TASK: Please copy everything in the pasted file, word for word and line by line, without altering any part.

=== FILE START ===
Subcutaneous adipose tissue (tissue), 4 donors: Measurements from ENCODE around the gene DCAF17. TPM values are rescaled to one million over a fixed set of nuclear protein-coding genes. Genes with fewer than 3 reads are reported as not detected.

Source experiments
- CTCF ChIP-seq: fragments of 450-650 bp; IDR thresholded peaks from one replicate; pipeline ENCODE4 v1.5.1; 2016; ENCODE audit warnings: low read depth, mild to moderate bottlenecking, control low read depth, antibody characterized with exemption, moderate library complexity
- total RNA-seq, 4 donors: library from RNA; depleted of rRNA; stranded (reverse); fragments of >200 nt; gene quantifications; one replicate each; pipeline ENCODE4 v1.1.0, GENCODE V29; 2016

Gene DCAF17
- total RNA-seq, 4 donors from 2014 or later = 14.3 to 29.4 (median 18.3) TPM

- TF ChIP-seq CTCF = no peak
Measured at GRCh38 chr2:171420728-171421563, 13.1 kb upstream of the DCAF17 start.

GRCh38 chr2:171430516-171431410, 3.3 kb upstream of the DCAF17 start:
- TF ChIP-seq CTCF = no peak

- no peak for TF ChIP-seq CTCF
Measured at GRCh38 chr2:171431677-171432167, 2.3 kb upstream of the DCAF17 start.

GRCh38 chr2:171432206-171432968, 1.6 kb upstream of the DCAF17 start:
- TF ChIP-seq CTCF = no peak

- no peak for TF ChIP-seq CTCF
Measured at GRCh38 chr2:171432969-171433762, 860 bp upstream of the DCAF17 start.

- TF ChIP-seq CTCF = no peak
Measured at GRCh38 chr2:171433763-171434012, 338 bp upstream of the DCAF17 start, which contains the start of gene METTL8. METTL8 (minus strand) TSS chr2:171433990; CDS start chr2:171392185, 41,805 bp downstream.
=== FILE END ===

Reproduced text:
Subcutaneous adipose tissue (tissue), 4 donors: Measurements from ENCODE around the gene DCAF17. TPM values are rescaled to one million over a fixed set of nuclear protein-coding genes. Genes with fewer than 3 reads are reported as not detected.

Source experiments
- CTCF ChIP-seq: fragments of 450-650 bp; IDR thresholded peaks from one replicate; pipeline ENCODE4 v1.5.1; 2016; ENCODE audit warnings: low read depth, mild to moderate bottlenecking, control low read depth, antibody characterized with exemption, moderate library complexity
- total RNA-seq, 4 donors: library from RNA; depleted of rRNA; stranded (reverse); fragments of >200 nt; gene quantifications; one replicate each; pipeline ENCODE4 v1.1.0, GENCODE V29; 2016

Gene DCAF17
- total RNA-seq, 4 donors from 2014 or later = 14.3 to 29.4 (median 18.3) TPM

- TF ChIP-seq CTCF = no peak
Measured at GRCh38 chr2:171420728-171421563, 13.1 kb upstream of the DCAF17 start.

GRCh38 chr2:171430516-171431410, 3.3 kb upstream of the DCAF17 start:
- TF ChIP-seq CTCF = no peak

- no peak for TF ChIP-seq CTCF
Measured at GRCh38 chr2:171431677-171432167, 2.3 kb upstream of the DCAF17 start.

GRCh38 chr2:171432206-171432968, 1.6 kb upstream of the DCAF17 start:
- TF ChIP-seq CTCF = no peak

- no peak for TF ChIP-seq CTCF
Measured at GRCh38 chr2:171432969-171433762, 860 bp upstream of the DCAF17 start.

- TF ChIP-seq CTCF = no peak
Measured at GRCh38 chr2:171433763-171434012, 338 bp upstream of the DCAF17 start, which contains the start of gene METTL8. METTL8 (minus strand) TSS chr2:171433990; CDS start chr2:171392185, 41,805 bp downstream.